Prestonpans - The Beach

Continuing my recent adventure to Prestonpans on the coast of Scotland...As a result of the extensive mining in the region, much of Prestonpans can't be seen - tunnels run underground throughout the area. Some even run from the mine, all the way to the Firth of Forth. My guide, Annemarie Allan said that one miner walked three miles through the underground maze to get to his shift each day. For proof, this building operated as a ventilation shaft. It was a good walk above ground, I can't imagine getting there from below.
Of course, it's all locked up now and has become a favorite roost for pigeons. From there, Annemarie, her husband Jim, and I went down to explore the beach.
When the houses and ceramics works were torn down, much of the debris was tossed to the beach, where it's been left to weather for decades. It makes for a surprisingly beautiful beach covered in broken bits that make lovely worn worry-stones. I found a piece of ceramic that fits my thumb just perfectly and now resides next to my laptop as I write.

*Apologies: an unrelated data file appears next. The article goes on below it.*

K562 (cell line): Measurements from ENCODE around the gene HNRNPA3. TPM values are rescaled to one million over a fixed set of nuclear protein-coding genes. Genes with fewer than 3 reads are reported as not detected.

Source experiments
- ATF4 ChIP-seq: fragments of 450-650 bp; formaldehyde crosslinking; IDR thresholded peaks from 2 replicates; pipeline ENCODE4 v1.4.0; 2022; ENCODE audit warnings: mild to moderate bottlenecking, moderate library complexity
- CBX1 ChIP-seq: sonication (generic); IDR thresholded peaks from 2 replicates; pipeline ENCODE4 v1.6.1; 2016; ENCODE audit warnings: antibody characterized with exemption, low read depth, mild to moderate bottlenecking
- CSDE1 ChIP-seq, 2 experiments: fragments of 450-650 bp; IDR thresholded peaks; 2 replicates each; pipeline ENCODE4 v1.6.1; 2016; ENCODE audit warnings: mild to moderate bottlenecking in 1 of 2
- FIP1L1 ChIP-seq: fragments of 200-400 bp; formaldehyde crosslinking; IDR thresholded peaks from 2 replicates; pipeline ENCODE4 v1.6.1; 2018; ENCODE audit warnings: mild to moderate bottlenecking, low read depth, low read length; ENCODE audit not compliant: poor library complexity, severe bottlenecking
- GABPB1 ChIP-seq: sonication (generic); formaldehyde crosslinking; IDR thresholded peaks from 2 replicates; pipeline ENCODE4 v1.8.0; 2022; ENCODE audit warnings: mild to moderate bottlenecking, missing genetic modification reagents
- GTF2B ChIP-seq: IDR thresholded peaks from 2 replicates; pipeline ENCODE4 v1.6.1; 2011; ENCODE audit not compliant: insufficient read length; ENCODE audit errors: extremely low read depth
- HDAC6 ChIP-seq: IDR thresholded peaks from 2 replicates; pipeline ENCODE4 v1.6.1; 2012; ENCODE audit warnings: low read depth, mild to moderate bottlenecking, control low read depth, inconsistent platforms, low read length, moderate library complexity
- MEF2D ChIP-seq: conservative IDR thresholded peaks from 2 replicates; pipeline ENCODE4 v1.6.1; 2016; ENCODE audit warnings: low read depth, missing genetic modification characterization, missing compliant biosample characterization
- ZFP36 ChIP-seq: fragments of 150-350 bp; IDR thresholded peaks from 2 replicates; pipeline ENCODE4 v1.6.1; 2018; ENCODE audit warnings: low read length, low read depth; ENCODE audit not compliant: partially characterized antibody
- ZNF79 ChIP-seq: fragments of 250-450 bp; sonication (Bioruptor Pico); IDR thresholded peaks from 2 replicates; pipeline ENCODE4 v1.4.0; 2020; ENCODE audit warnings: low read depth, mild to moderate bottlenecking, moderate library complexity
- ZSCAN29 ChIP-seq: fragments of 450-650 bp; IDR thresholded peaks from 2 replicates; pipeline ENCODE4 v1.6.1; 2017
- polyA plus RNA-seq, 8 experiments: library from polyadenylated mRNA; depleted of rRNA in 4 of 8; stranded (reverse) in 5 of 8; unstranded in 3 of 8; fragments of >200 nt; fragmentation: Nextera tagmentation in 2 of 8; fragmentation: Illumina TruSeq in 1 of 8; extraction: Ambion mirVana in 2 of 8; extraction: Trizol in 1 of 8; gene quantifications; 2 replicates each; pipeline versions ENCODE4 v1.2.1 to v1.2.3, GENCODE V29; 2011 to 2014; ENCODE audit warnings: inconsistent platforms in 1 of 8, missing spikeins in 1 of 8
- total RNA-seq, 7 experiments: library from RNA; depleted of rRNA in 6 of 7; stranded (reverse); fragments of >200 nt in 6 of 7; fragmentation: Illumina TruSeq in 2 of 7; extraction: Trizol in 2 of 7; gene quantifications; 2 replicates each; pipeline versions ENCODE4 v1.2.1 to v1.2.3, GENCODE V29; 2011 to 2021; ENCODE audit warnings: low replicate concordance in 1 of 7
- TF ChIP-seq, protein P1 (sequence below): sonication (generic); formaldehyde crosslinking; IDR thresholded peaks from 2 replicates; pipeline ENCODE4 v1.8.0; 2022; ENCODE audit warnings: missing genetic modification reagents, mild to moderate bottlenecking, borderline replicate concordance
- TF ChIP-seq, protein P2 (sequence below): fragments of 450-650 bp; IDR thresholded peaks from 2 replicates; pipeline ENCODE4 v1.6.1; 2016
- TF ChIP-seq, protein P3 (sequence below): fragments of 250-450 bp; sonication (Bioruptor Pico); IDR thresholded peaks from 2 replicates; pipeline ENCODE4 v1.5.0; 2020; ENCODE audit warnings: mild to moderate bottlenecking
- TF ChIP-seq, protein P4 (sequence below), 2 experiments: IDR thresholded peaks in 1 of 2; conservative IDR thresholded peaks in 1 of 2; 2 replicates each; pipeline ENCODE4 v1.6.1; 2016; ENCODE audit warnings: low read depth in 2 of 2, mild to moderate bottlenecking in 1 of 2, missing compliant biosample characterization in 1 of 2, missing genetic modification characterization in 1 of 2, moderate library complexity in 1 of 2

Truly, time can mend so much of our human damage. It's a beautiful place now. Here's Jim searching for treasures.
Back up from the beach is the former location of Morrison's Haven.
This was a port of lucrative trade, shipping the products of Prestonpans to the world. But when they closed the businesses, the decision was made to also fill in the port. Trade was dead and maintaining the port would have cost the town too much money. It's a shame really. This is what it looked like through the lens of history. (Click the image to view it larger in a new window.)
This is all that's left of it now. This transparent photograph shows an image of where the water and port braces stood.
Perhaps one of the reasons they filled it in is because that field where Annemarie and I stood has a notorious history. The story of the witches of Prestonpans is next...


Jane Yolen said...

Maybe a picture book about a boy (boy who walks the miles to work ihn the mine and his
little sister who walks there underground to stay out of the teeming rain to bring him
the lunch he forgot.

You're welcome.


Elizabeth O. Dulemba said...

Thank you, Jane! :) e